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Accelerated Parallel Computing
with NVIDIA Tesla and GPU Compute

Peak delivers the highest possible compute performance into the hands of developers, scientists, and engineers to advance computing enabled discovery and solution of the world's most challenging computational problems.


Puget Systems has over 19 years experience designing and building high quality and high performance PCs. Our emphasis has always been on reliability, high performance, and quiet operation. We take this experience to the HPC sector with our Peak family of workstations and servers. Through in-house testing we do not blindly follow the industry -- we help lead it. We provide the products below as starting points that we feel cover some of the most compelling areas that we can contribute to the HPC community. Do you have a project that needs some serious compute power, and you don't know where to turn? Let us help, it's what we do!

Dr. Kinghorn

Dr. Donald Kinghorn
Scientific Advisor for Puget Systems

Dr. Kinghorn has a 20+ year history with scientific and high performance computing and holds a BA in Mathematics/Chemistry and a PhD in Theoretical Chemistry. If you are looking for a HPC configuration, check out his HPC Blog.


Puget Peak Mini

Peak Mini


Payments starting at $117/month

A compact, efficient, portable developer workstation.

Puget Peak Single Xeon Tower

Peak Single Xeon Tower


Payments starting at $137/month

A powerful enterprise-class tower developer workstation with support for four NVIDIA Titan GPUs.

Puget Peak Dual Xeon Tower

Peak Dual Xeon Tower


Payments starting at $293/month

A powerful enterprise-class tower developer workstation with support for dual NVIDIA Tesla or GPUs.

Puget Peak 1U

Peak 1U


Payments starting at $191/month

A powerful, enterprise-class 1U rackmount server with Intel Xeon processors and up to 4 NVIDIA Tesla or GPU cards.

Puget Peak 4U

Peak 4U


Payments starting at $344/month

A powerful, enterprise-class 4U rackmount server with dual Intel Xeon processors and up to 8 NVIDIA Tesla or GPU cards.


Minimum noise and maximum performance, reliability and usability. Puget Peak is an evolutionary step from our custom systems experience. Genesis performance post-production, Summit server stability, Serenity silent design, Obsidian reliability and even the diminutive Echo have influenced Peak.


TeraFLOPS. Using Intel Xeon CPU's and the Intel MKL library, or the well established CUDA platform and libraries, there is tremendous potential for applications leveraging the computing power of both the CPU and the GPU.


Ready for use. Peak systems are installed, configured and tested under load before they ship and will (optionally) arrive with the setup and tools you need to get started. Our CentOS setup will provide a configuration that can be the basis of your working environment.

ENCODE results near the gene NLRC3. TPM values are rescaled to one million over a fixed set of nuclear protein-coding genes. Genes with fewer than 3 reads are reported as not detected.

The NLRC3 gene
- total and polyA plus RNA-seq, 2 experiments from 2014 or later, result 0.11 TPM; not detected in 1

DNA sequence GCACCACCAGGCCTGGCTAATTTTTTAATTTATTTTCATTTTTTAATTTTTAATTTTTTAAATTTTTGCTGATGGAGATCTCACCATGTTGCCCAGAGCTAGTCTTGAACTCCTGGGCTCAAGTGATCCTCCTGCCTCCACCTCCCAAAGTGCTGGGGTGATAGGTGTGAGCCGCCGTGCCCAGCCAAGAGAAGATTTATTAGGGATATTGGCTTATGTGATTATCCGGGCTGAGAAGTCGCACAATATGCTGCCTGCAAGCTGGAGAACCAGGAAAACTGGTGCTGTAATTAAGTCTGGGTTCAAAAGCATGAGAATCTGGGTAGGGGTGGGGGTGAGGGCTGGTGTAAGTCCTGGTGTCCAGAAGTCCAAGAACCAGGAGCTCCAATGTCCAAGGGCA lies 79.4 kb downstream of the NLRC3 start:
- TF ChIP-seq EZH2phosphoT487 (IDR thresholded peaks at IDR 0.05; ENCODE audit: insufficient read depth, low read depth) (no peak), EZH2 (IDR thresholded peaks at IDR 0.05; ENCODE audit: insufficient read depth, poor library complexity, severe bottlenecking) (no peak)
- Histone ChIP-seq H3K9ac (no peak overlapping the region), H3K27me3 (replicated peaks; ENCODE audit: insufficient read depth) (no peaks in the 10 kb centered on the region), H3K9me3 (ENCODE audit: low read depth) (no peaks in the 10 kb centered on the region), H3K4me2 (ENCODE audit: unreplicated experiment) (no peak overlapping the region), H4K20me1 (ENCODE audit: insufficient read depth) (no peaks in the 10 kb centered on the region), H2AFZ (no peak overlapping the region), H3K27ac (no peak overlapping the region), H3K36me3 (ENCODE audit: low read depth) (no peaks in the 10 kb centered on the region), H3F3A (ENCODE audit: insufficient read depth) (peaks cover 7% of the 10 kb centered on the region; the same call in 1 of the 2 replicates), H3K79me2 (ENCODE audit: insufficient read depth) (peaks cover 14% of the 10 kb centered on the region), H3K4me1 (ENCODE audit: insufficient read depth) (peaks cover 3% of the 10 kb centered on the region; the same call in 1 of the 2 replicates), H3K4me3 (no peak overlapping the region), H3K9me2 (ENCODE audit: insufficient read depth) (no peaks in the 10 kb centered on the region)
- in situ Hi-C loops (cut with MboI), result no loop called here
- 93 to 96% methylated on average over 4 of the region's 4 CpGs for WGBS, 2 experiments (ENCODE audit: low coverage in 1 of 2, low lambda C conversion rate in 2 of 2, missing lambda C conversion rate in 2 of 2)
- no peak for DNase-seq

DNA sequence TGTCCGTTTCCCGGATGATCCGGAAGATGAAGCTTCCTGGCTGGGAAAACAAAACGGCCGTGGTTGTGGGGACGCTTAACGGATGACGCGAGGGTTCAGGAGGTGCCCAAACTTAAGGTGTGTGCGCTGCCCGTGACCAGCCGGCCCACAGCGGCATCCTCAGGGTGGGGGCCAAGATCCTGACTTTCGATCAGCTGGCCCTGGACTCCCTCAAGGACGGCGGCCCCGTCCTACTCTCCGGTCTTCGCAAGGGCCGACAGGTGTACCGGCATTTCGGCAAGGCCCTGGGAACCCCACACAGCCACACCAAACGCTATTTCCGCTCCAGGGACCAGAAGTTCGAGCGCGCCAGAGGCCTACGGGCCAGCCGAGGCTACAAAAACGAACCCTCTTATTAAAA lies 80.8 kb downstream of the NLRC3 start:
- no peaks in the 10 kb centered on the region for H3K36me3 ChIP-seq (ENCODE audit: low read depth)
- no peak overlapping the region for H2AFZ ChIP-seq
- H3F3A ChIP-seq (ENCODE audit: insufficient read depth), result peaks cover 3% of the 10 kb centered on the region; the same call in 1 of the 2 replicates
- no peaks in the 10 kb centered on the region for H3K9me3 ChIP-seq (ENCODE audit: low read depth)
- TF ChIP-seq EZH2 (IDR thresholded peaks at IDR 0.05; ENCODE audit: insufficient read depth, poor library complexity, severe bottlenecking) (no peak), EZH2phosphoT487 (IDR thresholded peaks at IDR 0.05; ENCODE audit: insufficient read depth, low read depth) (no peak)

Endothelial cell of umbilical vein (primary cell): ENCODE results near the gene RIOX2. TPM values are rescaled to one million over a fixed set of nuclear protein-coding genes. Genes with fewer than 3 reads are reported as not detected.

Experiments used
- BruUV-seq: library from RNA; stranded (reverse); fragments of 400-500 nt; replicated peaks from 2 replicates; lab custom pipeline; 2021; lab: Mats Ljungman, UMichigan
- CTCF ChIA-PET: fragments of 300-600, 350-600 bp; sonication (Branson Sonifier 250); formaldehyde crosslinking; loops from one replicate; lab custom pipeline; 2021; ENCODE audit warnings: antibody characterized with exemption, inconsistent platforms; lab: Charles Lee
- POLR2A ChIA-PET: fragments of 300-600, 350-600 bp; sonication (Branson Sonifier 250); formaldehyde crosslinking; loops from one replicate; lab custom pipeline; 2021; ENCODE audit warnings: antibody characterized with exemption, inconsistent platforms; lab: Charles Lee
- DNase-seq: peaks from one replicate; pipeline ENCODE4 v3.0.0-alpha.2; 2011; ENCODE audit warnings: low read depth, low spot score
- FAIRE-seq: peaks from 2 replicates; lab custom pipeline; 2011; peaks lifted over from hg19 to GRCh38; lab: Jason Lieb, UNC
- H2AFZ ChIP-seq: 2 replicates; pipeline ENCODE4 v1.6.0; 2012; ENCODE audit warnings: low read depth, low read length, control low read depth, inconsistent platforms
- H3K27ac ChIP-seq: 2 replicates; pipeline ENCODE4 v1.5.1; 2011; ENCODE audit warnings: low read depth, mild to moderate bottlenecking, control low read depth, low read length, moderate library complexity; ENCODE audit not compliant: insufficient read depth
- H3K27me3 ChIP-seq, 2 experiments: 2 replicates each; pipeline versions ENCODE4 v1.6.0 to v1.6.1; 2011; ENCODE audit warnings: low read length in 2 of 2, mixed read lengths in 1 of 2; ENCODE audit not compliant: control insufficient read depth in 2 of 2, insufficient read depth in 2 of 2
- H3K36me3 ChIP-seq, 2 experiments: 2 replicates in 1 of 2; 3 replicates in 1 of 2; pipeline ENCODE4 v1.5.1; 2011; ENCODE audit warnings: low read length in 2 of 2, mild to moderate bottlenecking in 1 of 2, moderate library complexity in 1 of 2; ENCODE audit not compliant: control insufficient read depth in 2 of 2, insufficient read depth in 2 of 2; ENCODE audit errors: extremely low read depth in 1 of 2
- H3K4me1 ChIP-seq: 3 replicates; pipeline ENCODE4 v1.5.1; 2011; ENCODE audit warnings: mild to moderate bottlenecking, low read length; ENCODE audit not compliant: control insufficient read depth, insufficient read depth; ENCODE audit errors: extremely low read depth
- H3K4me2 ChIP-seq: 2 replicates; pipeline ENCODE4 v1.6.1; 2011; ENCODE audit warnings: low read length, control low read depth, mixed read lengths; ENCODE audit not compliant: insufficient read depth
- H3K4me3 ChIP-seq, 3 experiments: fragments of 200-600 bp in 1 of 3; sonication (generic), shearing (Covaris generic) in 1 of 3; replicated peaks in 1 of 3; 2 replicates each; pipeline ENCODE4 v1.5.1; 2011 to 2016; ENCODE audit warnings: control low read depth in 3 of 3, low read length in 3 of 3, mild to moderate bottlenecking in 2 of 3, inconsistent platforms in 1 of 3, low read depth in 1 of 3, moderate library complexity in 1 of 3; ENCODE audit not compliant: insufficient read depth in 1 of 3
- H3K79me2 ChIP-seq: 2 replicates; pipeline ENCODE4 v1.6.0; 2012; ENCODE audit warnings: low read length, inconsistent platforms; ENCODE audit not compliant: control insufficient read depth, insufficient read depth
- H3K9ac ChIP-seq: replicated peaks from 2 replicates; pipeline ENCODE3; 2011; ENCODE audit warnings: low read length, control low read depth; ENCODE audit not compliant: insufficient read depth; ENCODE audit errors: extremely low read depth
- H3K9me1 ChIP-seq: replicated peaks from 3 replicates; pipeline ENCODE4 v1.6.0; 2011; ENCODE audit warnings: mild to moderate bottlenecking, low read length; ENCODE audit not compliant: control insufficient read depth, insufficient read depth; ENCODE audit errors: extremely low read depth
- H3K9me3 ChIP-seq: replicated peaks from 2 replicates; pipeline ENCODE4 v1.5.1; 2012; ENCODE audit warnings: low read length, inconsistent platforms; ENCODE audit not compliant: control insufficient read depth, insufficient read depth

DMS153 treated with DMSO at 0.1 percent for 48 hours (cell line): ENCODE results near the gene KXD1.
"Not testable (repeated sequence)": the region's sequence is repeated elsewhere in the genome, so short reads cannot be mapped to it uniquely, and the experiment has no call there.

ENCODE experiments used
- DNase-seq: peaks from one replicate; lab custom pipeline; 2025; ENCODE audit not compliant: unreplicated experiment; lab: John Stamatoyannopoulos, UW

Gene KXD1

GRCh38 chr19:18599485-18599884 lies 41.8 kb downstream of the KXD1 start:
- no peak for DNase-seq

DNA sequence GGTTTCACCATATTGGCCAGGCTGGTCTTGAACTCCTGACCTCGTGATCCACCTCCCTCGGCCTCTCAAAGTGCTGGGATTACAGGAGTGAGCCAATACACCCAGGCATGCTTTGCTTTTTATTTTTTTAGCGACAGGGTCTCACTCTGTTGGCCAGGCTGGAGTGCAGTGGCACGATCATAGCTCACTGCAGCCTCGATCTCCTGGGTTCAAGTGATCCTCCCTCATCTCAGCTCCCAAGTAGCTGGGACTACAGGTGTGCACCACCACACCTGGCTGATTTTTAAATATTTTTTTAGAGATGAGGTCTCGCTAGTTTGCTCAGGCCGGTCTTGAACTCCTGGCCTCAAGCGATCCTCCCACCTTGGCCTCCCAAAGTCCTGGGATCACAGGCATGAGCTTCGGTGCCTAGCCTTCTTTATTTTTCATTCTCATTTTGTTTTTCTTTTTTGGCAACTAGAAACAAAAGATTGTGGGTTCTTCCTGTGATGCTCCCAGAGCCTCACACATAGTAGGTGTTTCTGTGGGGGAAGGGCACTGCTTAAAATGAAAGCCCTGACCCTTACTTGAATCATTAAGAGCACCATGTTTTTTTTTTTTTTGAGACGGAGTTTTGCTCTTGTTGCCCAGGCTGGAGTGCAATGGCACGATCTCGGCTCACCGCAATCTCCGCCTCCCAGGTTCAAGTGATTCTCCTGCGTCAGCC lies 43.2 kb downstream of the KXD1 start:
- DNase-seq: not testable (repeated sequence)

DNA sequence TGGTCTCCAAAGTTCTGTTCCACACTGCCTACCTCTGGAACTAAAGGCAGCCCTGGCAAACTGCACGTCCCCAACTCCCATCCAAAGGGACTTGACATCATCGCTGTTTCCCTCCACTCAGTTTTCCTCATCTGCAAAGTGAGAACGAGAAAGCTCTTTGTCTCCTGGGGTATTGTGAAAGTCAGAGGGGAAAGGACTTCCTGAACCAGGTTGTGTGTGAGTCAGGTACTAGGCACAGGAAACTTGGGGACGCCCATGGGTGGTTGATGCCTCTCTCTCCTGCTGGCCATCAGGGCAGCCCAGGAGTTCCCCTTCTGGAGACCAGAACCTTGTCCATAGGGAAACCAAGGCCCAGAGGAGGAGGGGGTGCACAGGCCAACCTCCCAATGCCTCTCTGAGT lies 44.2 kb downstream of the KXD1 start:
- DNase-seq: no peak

Part of what makes our cooling both effective and quiet is that we specifically target the hot spots of each system. We place fans only where they are needed and only when they are needed. We then verify the final configuration with extensive testing, full load stress testing, and thermal imaging to ensure excellent cooling.

Example of Puget Systems targeted cooling

Without targeted cooling

With targeted cooling

We know that these PCs are intended for heavy, long duration workloads. We have designed them for long life with 24/7 load, and that is our primary design goal. Through targeted cooling and high quality thermal solutions, we are able to achieve an excellent low noise level while maintaining the cooling necessary for long term high load. Even better, since we are implementing a custom cooling plan for each order, if you have a preference of whether you'd like us to tune more aggressively in either direction (towards even quieter operation, or more extreme cooling), all you have to do is let us know!

Recommended Reading

Read this article at https://www.pugetsystems.com/guides/1477
Dr Donald Kinghorn (Scientific Computing Advisor )

How To Run Remote Jupyter Notebooks with SSH on Windows 10

Written on 06/11/2019 by Dr Donald Kinghorn

Being able to run Jupyter Notebooks on remote systems adds tremendously to the versatility of your workflow. In this post I will show a simple way to do this by taking advantage of some nifty features of secure shell (ssh). What I'll do is mostly OS independent but I am putting an emphasis on Windows 10 since many people are not familiar with tools like ssh on that OS.

Read this article at https://www.pugetsystems.com/guides/1470
Dr Donald Kinghorn (Scientific Computing Advisor )

How To Use SSH Client and Server on Windows 10

Written on 05/31/2019 by Dr Donald Kinghorn